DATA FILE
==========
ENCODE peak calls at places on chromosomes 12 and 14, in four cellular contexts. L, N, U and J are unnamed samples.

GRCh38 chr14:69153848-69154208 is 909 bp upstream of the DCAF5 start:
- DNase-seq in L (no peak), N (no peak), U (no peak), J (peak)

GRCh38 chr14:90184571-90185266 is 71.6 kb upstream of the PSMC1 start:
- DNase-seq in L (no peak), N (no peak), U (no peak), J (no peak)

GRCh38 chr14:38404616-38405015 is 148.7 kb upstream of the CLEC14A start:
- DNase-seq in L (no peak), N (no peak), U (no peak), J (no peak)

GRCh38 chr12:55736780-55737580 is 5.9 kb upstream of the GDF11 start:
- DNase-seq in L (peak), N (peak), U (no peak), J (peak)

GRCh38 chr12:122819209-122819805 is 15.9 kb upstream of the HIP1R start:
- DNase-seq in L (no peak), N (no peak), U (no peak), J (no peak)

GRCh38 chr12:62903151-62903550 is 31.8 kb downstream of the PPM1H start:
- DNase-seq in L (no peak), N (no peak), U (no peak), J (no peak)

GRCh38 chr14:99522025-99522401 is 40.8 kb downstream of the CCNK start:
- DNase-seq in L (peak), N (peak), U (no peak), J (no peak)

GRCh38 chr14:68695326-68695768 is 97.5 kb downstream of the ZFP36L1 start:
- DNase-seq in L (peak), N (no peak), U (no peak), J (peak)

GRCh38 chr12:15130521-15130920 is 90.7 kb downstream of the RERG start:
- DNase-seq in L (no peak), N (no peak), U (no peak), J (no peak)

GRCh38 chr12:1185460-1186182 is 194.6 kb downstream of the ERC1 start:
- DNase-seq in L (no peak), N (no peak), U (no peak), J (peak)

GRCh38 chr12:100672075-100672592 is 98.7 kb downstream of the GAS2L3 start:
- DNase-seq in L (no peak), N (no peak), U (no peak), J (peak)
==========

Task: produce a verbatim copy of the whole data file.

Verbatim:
ENCODE peak calls at places on chromosomes 12 and 14, in four cellular contexts. L, N, U and J are unnamed samples.

GRCh38 chr14:69153848-69154208 is 909 bp upstream of the DCAF5 start:
- DNase-seq in L (no peak), N (no peak), U (no peak), J (peak)

GRCh38 chr14:90184571-90185266 is 71.6 kb upstream of the PSMC1 start:
- DNase-seq in L (no peak), N (no peak), U (no peak), J (no peak)

GRCh38 chr14:38404616-38405015 is 148.7 kb upstream of the CLEC14A start:
- DNase-seq in L (no peak), N (no peak), U (no peak), J (no peak)

GRCh38 chr12:55736780-55737580 is 5.9 kb upstream of the GDF11 start:
- DNase-seq in L (peak), N (peak), U (no peak), J (peak)

GRCh38 chr12:122819209-122819805 is 15.9 kb upstream of the HIP1R start:
- DNase-seq in L (no peak), N (no peak), U (no peak), J (no peak)

GRCh38 chr12:62903151-62903550 is 31.8 kb downstream of the PPM1H start:
- DNase-seq in L (no peak), N (no peak), U (no peak), J (no peak)

GRCh38 chr14:99522025-99522401 is 40.8 kb downstream of the CCNK start:
- DNase-seq in L (peak), N (peak), U (no peak), J (no peak)

GRCh38 chr14:68695326-68695768 is 97.5 kb downstream of the ZFP36L1 start:
- DNase-seq in L (peak), N (no peak), U (no peak), J (peak)

GRCh38 chr12:15130521-15130920 is 90.7 kb downstream of the RERG start:
- DNase-seq in L (no peak), N (no peak), U (no peak), J (no peak)

GRCh38 chr12:1185460-1186182 is 194.6 kb downstream of the ERC1 start:
- DNase-seq in L (no peak), N (no peak), U (no peak), J (peak)

GRCh38 chr12:100672075-100672592 is 98.7 kb downstream of the GAS2L3 start:
- DNase-seq in L (no peak), N (no peak), U (no peak), J (peak)